Date of Award
Master of Science (MS)
Committee Member 1
Committee Member 2
Airports are areas with a high availability of resources for wildlife to forage, breed, and roost. Airports also have different types of radars to assist with air traffic control as well as tracking of wildlife that could become a risk for aircraft. The effect of radar electromagnetic radiation on wildlife behavior is not well understood. The goal of this study was to determine if bird behavior is affected by radar in two contexts: static radar (e.g., surveillance radar) and approaching radar (e.g., aircraft weather radar). We used brown-headed cowbirds as a model species. In the static radar context, we performed two separate studies. In the first study, we found some indication of changes in vigilance and movement behaviors during and after exposure to static radar. In the second study, we also found that static radar increased movement behaviors. In the approaching radar context, we found that birds exposed to an approaching vehicle with radar showed earlier escape responses and flights that dodged sideways more than without radar. Taking these findings together, we suggest that birds may move to avoid static radar units, and moving radar units (as in aircraft) could enhance escape responses so that birds would be more likely to escape from vehicles like aircraft at low speeds during taxi, but likely not at the higher speeds during take-off, landing, and flight.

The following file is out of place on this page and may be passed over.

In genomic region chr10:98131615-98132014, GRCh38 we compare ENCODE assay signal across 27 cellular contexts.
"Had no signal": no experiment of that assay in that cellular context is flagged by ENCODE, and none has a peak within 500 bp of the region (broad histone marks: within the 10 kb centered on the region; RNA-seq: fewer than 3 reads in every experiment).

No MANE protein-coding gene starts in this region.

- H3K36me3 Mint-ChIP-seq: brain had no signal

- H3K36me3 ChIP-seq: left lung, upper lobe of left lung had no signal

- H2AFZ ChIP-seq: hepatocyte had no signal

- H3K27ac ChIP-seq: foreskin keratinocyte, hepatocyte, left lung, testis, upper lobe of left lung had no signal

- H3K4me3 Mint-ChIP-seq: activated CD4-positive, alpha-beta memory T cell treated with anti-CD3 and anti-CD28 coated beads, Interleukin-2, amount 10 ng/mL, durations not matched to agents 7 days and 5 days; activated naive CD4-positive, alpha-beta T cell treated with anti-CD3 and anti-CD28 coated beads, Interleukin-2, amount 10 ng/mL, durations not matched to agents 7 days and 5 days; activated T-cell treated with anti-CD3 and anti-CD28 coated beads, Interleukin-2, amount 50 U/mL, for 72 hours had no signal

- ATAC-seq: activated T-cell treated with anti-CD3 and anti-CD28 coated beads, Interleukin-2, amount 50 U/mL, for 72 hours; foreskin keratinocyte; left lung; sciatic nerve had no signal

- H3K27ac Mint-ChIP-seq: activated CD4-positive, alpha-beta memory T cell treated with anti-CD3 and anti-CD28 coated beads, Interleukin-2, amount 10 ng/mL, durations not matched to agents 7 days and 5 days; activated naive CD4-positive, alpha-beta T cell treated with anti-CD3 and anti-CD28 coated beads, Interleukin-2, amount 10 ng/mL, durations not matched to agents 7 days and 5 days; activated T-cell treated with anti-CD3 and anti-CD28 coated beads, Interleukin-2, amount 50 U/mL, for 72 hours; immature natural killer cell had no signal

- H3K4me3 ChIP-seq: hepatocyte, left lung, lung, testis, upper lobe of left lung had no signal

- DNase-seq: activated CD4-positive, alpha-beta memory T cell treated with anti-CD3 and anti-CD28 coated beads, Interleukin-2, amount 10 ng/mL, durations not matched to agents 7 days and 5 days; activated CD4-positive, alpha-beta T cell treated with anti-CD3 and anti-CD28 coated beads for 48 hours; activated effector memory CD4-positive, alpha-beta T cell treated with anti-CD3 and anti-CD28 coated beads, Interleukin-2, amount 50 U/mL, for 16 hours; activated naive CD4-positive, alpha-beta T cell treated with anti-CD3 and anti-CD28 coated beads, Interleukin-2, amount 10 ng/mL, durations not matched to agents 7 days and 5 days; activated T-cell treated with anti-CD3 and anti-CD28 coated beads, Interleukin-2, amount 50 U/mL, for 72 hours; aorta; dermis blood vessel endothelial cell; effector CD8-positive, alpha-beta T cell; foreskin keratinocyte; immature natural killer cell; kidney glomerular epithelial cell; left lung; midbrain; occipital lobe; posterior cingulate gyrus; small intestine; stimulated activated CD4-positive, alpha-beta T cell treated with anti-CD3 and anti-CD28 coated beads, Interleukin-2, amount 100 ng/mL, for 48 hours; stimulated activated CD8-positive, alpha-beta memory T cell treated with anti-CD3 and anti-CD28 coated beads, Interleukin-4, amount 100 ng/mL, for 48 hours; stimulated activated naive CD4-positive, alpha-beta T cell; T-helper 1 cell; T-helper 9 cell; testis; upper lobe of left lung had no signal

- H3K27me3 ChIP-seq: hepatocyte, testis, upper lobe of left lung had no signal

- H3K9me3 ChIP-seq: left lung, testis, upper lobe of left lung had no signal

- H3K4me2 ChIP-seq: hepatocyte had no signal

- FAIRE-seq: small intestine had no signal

Sheridan, Eleanor R., "The effects of radar on avian behavior: Implications for wildlife management at airports" (2014). Open Access Theses. 681.